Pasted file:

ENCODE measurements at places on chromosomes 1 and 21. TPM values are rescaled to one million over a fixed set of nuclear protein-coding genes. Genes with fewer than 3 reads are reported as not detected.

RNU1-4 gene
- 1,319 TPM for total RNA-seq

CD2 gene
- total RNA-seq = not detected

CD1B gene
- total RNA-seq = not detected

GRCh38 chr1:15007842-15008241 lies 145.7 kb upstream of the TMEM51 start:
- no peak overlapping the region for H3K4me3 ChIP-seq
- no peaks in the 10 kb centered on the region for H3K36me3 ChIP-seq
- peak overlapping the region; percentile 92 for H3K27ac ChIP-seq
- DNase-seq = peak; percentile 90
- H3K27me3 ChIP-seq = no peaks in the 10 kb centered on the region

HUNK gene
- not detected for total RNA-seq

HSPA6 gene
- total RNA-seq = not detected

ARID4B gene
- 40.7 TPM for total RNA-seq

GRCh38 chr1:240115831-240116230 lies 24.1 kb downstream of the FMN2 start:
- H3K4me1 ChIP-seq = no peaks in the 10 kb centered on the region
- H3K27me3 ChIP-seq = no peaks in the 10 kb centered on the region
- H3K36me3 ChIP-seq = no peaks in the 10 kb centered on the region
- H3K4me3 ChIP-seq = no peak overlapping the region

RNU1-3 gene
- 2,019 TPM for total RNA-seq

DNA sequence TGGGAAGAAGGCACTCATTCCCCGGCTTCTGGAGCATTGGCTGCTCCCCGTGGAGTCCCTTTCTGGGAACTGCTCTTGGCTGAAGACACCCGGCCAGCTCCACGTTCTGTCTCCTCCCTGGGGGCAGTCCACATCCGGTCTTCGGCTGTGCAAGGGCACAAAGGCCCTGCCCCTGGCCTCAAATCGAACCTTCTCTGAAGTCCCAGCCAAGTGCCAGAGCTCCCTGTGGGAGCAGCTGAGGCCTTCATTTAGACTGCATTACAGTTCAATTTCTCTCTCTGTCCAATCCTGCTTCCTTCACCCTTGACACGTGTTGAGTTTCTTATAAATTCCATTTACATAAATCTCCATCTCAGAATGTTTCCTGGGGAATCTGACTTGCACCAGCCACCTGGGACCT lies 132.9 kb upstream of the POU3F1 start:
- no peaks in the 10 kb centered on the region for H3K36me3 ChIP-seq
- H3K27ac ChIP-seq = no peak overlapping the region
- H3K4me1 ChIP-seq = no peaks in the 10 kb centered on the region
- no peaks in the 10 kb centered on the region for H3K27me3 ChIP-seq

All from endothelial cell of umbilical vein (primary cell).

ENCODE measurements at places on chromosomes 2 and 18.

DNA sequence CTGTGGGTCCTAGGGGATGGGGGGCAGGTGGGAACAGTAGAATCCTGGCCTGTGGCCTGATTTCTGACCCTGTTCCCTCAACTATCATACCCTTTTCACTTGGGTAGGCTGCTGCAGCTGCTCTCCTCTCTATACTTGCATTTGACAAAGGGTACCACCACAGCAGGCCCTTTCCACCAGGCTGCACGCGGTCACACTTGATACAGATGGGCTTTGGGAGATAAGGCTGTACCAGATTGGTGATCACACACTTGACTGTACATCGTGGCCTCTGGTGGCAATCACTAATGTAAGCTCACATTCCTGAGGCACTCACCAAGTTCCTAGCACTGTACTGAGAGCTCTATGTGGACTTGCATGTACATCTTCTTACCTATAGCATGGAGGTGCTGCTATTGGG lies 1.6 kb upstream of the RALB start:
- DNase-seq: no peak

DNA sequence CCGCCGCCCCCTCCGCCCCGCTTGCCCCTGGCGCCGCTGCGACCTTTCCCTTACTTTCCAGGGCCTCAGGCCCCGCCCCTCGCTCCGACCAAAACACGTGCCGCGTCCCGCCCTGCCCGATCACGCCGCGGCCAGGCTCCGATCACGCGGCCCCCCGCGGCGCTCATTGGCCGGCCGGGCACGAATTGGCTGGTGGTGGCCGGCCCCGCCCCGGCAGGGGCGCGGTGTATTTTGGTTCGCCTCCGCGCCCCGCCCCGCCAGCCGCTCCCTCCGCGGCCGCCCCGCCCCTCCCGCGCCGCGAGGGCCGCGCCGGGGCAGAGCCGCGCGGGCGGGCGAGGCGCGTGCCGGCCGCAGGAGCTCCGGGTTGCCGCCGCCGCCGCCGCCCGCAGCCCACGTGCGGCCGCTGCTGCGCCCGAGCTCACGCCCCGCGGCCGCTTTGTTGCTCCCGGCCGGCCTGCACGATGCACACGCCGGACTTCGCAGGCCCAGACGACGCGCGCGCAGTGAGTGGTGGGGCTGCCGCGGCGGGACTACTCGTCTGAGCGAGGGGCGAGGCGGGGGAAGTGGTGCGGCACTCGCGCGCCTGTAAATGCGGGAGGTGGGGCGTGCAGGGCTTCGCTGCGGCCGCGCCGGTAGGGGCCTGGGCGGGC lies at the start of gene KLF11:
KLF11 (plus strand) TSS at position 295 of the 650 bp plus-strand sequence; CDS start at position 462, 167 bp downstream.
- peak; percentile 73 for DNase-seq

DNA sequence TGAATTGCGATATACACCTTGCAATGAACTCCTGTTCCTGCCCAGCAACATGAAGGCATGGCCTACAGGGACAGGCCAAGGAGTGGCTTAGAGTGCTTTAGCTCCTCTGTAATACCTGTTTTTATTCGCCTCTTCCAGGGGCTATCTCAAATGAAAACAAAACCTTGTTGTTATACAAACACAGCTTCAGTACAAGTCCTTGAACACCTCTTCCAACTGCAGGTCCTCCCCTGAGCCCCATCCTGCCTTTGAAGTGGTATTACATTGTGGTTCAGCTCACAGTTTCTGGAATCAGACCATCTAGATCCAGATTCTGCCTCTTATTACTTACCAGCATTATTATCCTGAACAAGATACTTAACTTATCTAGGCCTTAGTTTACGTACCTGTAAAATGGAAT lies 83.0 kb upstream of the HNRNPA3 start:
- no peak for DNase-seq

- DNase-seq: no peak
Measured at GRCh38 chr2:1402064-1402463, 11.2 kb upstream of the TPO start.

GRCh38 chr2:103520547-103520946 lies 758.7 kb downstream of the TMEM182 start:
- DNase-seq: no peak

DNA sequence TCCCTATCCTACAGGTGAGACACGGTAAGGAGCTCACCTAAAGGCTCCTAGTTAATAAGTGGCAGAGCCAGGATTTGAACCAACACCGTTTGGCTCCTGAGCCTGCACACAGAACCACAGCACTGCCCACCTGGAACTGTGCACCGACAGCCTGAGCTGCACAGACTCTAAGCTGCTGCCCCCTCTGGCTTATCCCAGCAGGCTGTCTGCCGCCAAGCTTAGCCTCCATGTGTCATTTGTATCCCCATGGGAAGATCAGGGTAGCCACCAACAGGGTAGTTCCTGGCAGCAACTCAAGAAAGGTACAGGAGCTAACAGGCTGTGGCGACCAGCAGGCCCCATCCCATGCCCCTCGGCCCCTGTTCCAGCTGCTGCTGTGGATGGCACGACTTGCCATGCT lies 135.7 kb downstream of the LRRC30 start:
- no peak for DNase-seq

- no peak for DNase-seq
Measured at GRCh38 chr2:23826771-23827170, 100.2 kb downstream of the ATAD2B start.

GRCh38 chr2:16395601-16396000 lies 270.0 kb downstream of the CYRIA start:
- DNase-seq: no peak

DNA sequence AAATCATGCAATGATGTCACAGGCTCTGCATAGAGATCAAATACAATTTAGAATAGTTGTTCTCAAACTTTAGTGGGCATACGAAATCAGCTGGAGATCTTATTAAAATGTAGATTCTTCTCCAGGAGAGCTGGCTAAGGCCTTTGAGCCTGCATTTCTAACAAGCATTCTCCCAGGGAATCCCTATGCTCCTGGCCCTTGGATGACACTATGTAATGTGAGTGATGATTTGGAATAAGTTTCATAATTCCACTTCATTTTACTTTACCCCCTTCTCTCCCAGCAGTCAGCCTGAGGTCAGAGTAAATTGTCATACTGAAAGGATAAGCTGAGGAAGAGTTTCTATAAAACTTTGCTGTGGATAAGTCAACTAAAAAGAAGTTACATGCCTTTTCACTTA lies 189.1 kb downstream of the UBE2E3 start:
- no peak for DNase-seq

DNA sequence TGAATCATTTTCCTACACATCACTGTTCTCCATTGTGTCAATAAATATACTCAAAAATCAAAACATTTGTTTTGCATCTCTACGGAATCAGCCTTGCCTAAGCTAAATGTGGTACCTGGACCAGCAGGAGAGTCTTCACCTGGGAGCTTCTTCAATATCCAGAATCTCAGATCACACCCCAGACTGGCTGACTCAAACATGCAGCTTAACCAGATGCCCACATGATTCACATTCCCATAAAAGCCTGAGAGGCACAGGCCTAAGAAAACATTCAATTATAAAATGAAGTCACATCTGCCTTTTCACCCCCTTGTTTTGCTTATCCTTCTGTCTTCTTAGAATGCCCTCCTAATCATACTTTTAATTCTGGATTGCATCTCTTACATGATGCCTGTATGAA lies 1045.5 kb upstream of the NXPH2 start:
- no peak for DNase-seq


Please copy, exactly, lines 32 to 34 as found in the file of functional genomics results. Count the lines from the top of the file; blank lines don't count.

All from endothelial cell of umbilical vein (primary cell).

ENCODE measurements at places on chromosomes 2 and 18.

DNA sequence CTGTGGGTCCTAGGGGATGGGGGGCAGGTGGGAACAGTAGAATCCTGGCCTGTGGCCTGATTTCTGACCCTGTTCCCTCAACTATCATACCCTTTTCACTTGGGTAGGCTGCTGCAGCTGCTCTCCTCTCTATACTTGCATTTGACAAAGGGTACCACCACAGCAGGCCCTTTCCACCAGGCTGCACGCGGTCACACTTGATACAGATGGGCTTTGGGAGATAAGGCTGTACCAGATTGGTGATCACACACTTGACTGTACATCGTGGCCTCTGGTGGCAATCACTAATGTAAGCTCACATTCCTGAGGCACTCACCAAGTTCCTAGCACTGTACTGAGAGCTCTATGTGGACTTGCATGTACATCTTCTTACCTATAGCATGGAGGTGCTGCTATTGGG lies 1.6 kb upstream of the RALB start: